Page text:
In a lecture on the communion of saints, the Baptist preacher Carlyle Marney said that each of us is like a house. In the house is a living room where we entertain and a dark basement where we store the trash. And, Marney said, each house has a balcony with all the people who have influenced and inspired us. They are our saints. The way to celebrate All Saints Day, he said, is to step out onto the front lawn and salute the people on your balcony.

One of my balcony people died recently. Ernest T. Campbell was a Presbyterian pastor in Oregon, Pennsylvania and Michigan prior to becoming senior minister at Riverside Church in New York. I first encountered Ernie when I happened on a small booklet of sermons he had preached on the National Radio Pulpit and on The Protestant Hour. I was blown away. His sermons were based on strong biblical exegesis, and they were witty, contemporary, theologically sophisticated but accessible. I never preached a sermon of his, but I learned a lot by observing how he did it.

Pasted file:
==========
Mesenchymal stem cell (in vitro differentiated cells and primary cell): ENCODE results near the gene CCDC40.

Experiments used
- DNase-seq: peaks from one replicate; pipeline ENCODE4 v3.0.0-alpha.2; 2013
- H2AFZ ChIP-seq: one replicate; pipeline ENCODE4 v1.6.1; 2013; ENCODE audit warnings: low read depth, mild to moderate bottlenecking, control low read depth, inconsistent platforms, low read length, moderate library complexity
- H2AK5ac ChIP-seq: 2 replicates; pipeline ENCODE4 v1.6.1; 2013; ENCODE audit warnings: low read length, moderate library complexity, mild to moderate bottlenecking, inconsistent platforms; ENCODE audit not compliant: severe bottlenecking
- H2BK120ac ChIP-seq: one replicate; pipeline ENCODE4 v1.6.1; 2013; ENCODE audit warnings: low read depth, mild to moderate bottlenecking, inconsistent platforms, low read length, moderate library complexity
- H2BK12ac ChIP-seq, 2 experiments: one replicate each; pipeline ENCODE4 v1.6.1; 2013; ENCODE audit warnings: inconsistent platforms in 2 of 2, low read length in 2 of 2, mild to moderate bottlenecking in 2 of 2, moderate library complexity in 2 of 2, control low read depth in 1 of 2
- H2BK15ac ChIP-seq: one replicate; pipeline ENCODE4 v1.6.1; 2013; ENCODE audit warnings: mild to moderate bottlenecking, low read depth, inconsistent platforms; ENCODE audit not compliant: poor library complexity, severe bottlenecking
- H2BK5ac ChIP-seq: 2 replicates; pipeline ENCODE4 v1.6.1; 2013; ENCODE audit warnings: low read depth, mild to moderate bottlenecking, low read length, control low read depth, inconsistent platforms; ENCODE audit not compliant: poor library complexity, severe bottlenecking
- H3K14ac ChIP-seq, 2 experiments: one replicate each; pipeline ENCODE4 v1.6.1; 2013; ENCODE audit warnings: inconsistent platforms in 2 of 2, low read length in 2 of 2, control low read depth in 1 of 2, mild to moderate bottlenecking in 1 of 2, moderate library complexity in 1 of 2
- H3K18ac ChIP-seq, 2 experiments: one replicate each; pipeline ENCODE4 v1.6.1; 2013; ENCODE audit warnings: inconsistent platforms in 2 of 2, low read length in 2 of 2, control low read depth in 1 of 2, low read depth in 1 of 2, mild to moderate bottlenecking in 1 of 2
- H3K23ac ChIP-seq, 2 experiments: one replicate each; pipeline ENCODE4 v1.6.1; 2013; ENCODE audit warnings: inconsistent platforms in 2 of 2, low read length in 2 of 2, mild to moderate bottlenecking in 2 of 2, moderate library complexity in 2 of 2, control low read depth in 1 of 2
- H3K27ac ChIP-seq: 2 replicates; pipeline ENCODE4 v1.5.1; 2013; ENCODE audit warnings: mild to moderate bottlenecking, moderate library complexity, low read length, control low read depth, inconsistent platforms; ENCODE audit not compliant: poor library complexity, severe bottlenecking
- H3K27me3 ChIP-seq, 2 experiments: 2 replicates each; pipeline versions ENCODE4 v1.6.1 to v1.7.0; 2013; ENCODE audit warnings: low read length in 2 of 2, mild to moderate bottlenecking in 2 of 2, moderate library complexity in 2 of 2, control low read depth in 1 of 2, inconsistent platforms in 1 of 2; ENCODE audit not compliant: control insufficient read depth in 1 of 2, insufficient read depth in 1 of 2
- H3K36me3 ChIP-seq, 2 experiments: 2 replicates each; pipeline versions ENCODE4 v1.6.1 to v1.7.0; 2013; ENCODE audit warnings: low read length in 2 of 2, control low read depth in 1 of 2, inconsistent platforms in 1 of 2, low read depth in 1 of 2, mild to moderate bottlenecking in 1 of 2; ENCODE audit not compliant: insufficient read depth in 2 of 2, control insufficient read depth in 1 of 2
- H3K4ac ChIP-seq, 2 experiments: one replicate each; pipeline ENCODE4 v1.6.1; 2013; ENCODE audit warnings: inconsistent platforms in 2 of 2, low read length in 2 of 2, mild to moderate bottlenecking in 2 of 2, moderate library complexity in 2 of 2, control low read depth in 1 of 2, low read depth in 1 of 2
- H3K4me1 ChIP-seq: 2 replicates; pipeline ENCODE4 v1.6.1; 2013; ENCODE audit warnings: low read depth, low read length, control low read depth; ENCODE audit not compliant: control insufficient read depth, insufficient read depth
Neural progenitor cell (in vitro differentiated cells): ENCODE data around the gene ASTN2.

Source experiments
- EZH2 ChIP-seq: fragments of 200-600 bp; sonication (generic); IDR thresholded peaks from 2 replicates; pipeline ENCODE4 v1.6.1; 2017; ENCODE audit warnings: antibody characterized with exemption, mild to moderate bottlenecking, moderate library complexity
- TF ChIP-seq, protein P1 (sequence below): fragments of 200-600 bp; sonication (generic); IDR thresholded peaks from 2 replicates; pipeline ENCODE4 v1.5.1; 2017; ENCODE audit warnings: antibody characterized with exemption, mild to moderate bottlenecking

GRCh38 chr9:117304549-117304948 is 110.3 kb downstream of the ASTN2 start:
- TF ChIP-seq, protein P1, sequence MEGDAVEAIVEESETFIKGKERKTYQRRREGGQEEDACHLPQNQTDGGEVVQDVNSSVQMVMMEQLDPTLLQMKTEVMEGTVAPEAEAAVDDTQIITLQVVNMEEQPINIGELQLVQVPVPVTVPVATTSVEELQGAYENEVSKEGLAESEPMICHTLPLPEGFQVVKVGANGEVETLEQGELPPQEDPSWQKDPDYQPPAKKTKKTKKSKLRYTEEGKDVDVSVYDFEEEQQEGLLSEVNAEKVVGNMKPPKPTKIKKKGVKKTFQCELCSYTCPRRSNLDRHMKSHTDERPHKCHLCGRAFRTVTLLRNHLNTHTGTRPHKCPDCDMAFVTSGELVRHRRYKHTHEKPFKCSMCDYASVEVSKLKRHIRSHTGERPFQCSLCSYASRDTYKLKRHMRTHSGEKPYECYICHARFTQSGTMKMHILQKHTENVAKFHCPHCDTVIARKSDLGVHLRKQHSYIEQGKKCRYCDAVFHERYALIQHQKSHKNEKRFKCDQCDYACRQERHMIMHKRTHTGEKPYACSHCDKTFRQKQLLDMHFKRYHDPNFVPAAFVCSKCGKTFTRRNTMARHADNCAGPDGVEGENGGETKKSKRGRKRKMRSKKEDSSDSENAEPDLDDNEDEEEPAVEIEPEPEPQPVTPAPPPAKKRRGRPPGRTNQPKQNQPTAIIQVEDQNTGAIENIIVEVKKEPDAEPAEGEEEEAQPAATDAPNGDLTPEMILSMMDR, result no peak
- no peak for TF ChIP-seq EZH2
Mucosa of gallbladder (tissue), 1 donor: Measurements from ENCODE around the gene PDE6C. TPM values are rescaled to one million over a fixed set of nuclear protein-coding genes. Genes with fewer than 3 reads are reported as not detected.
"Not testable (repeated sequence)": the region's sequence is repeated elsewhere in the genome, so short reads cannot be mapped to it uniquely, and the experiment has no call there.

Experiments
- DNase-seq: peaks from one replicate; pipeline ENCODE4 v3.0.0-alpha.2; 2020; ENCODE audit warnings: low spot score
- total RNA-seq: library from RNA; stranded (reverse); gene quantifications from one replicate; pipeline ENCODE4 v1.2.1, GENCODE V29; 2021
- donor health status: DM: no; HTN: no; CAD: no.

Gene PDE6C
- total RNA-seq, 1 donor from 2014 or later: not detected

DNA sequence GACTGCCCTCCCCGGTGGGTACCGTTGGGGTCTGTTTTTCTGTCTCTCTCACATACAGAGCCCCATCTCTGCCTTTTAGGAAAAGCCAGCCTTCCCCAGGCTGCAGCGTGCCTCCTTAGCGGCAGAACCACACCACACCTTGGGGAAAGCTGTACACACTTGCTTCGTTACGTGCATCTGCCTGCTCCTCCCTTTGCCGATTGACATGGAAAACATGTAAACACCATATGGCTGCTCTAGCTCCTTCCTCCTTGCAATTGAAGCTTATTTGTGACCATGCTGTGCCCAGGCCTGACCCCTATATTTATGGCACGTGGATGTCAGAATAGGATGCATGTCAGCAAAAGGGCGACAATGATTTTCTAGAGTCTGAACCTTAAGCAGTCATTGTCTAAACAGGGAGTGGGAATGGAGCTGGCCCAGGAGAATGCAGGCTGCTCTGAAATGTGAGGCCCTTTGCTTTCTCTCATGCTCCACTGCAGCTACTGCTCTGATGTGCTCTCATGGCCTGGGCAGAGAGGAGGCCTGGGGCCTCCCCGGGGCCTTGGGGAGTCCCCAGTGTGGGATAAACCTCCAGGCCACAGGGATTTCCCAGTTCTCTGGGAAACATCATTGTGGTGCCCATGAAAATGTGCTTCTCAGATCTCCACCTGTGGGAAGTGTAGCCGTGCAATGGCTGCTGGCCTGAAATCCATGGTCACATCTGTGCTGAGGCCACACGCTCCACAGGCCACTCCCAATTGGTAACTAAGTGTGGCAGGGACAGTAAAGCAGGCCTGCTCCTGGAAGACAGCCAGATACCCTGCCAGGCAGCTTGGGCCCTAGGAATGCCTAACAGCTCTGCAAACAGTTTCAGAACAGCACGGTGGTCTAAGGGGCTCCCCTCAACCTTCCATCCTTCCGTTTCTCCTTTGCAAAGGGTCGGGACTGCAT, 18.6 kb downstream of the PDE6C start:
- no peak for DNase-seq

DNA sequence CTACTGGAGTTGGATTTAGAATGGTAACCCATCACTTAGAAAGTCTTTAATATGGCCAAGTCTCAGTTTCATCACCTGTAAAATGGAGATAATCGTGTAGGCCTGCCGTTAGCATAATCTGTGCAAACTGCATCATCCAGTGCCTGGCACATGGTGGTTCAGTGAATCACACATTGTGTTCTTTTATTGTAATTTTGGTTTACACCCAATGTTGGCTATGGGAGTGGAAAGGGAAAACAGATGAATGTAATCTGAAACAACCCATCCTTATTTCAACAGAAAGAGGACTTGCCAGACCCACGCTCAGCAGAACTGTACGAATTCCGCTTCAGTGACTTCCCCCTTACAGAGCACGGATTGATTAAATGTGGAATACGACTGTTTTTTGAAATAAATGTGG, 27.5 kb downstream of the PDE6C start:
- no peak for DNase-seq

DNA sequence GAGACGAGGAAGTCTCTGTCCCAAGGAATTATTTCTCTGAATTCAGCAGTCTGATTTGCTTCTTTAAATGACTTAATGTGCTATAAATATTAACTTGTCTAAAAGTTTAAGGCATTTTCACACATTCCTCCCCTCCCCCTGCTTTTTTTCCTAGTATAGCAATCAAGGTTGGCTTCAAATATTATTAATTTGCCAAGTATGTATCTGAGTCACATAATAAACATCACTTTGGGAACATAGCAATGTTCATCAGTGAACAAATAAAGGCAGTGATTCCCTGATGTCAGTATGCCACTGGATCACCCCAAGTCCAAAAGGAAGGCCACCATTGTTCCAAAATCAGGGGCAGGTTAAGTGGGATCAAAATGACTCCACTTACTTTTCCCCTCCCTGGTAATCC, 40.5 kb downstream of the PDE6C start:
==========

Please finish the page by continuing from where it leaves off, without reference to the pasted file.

While in New York to see the sights with my family in 1969 I took them to Riverside Church. It was a summer Sunday and Campbell was in the pulpit. I was not disappointed. I don't remember much of the sermon, but I have never forgotten its compelling opening story. It seems that a major soup company had just been caught putting marbles in the vegetable soup shown in its television commercials. The marbles lifted the vegetables to the surface and made the soup look more substantial than it was. Campbell preached about authenticity. Ever since, when someone is being less than genuine or making dubious self-centered claims, I have remembered Ernie's image of marbles in the soup.